Google Stadia Goes Live in November

June 6, 2019, 4:20 PM UTC

Google Stadia, the company’s ambitious move into the $43 billion video game market, will launch this November, backed by some of the top publishers in the industry.

While Google has not announced an exact date for Stadia’s launch, it did answer many of the lingering questions from its unveiling in March, including pricing, how the subscription model would work, and which game makers are on board with it.

Ultimately, Stadia will launch with two tiers—a subscription model and a free model. Initially, though, the only option will be the Stadia Founders Edition, a $129.99 package that includes a controller, a Chromecast Ultra, a three-month subscription to the paid service, and a three-month pass for a friend.

That paid service, Stadia Pro, will normally cost $9.99 per month and gives players access to the highest quality streaming (4K images at 60 frames per second), a selection of free games (Bungie’s Destiny 2, including all expansions and a new add-on, will be the first), and discounts on select game purchases.

Presale for the Founders Edition is underway now.

A free model, called Stadia Base, will launch next year. Those users will only see resolutions of up to 1080p. They’ll also need to buy a Stadia controller, which will retail for $69.

While there was some speculation that Google would adopt a Netflix-like model for Stadia, letting people stream unlimited games for a fixed amount per month, the service will initially operate in a more traditional manner, letting people purchase titles individually, then stream them to whichever device they’d like. The company did not discuss game pricing, but digital downloads of video games have traditionally carried the same price as a physical copy at retail.

That puts the service in a different position than Sony’s PlayStation Now or Microsoft’s upcoming xCloud, which offer a broad catalog of titles for a monthly fee. Generally, though, most brand new releases, especially those from third-party publishers, are not included in the catalog.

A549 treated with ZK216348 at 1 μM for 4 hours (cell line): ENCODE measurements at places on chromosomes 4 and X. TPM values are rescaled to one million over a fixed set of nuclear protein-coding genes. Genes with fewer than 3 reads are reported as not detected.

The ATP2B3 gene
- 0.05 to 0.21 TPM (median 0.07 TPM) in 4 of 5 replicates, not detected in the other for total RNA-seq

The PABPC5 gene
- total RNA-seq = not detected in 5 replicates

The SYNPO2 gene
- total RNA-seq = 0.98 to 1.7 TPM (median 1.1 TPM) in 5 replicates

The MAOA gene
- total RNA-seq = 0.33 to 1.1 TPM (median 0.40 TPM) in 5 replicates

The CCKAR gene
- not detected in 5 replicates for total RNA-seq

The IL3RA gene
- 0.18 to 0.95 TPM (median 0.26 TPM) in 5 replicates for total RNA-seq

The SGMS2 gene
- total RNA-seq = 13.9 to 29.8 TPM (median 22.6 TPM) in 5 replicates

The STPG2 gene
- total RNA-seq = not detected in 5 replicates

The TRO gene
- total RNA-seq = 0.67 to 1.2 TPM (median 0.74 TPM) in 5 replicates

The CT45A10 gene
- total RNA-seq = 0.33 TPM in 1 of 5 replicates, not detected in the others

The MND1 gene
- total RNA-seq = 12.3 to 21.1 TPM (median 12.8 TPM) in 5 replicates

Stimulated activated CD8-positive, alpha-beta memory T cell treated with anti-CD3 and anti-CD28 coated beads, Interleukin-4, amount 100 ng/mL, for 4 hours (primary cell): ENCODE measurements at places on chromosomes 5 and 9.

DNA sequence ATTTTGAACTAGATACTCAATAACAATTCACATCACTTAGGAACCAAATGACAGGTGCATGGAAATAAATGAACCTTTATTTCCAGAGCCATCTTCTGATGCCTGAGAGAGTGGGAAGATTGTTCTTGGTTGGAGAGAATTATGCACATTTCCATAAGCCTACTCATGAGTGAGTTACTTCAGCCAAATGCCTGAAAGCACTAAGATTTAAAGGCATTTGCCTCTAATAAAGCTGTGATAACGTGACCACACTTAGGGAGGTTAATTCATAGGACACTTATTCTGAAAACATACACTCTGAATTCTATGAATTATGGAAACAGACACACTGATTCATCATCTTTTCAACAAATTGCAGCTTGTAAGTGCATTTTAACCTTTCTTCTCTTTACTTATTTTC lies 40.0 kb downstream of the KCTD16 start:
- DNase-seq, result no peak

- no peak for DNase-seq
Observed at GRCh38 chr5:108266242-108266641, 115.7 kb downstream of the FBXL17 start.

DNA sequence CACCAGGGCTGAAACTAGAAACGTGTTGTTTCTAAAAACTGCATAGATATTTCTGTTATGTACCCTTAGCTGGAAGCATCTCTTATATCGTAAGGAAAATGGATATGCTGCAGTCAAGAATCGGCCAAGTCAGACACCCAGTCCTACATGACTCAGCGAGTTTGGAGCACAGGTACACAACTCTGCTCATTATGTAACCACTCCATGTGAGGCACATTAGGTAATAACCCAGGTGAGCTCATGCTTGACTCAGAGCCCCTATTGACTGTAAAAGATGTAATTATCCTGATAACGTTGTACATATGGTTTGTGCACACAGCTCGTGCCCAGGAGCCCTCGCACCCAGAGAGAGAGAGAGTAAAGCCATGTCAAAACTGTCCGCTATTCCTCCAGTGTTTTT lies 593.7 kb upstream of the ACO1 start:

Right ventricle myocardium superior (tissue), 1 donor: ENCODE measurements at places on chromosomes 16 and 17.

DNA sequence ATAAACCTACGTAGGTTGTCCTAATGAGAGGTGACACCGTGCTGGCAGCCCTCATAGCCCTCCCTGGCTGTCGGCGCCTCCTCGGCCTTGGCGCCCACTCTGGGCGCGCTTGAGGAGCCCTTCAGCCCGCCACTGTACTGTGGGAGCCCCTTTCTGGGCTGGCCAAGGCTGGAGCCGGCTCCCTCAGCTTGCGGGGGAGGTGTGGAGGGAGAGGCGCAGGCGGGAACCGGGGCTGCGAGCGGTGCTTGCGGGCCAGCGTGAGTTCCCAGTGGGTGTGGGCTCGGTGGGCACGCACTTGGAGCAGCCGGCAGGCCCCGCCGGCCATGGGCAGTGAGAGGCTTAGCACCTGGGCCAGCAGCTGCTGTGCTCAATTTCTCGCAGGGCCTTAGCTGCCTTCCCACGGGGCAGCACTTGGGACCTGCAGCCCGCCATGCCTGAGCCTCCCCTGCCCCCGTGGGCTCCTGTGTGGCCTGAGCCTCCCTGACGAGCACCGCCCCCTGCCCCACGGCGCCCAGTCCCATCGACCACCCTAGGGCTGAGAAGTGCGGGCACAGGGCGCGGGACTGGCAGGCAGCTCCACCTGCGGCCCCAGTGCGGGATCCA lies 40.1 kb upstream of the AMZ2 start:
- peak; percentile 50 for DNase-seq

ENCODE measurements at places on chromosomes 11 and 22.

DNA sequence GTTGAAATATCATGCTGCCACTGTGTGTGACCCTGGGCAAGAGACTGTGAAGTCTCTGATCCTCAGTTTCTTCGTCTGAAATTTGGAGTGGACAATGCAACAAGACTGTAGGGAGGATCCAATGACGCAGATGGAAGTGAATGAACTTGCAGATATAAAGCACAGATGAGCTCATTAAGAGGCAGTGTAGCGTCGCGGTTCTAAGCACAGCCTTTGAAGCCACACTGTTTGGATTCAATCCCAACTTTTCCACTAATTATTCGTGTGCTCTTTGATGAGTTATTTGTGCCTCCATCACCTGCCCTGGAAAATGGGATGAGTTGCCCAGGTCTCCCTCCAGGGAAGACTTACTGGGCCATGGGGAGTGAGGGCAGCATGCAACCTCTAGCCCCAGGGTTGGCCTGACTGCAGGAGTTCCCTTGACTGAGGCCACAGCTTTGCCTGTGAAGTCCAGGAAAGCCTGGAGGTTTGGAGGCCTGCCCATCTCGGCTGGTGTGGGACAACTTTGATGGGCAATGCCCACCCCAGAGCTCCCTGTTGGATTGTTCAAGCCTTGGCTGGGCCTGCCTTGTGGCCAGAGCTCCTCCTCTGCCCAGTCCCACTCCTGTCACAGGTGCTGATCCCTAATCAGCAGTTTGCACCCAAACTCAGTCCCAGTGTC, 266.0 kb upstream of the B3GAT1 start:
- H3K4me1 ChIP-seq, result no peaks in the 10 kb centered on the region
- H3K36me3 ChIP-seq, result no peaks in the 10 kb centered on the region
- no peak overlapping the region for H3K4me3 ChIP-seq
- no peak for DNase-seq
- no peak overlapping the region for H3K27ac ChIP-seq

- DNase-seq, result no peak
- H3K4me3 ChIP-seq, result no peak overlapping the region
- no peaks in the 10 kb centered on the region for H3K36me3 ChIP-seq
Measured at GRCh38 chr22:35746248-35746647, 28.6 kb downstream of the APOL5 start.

Google’s not saying exactly how many games will be available at launch, but it did announce 30 titles from creators including Ubisoft, Bethesda, Electronic Arts, Take-Two Interactive Software, and Warner Bros. More than 20 publishers are already on board with Stadia. And more game announcements will follow in the months leading up to launch, says John Justice, vice president and head of product at Google Stadia.

As for where you can play, the initial list is rather short. Chromecast will let people play on their televisions. PCs and Chromebooks are, of course, supported, with a minimum bandwidth requirement of 10 Mbps. (If you want 4K video, you’ll need about 35 Mbps.) However, while Google will have a storefront, allowing people to buy games, on iOS and Android devices, they’ll only be able to play those titles on two mobile devices initially: A Google Pixel 3 or Google Pixel 3A smartphone. Other devices, including additional smartphones and tablets, will be added next year.

Stadia will launch in 14 countries—the U.S., Canada, the UK, Ireland, France, Germany, Italy, Spain, Netherlands, Belgium, Denmark, Sweden, Norway, and Finland. That number, too, will expand beginning next year.

Stadia’s advantage is it lowers the barrier of entry for people who want to play more recent video game releases. There’s no need to buy a console (which can cost $400 or more) or the latest and greatest processor or graphics card (both of which can run several hundred dollars). Instead, players can instantly load games onto most devices with a screen.

Google is just one of many non-traditional companies that are looking to become a player in the video game industry. Verizon, earlier this year, reportedly began testing a gaming service on select nVidia Shield set-top boxes. And Apple and Amazon are whispered to be looking at the space as well.

With those potential competitors in the distant future, Google is currently focused on securing big publishers and games, optimizing the play experience, and figuring out how to deal with one of the biggest issues the industry faces—game discoverability.

There are thousands of titles on the market, with more coming all the time, and promoting them via a traditional storefront is ineffective. Stadia, though, will let followers of You Tube Creators (another term for streamers or influencers) instantly buy a game the Creator is talking about. Players will also be able to recommend titles to friends.

Justice says this could be one of Stadia’s secret weapons as competition increases.

“One of the good parts about Stadia is you find out about games in a lot of different ways,” he says. “We’ll make it very easy, once you’ve learned about something, to purchase.”

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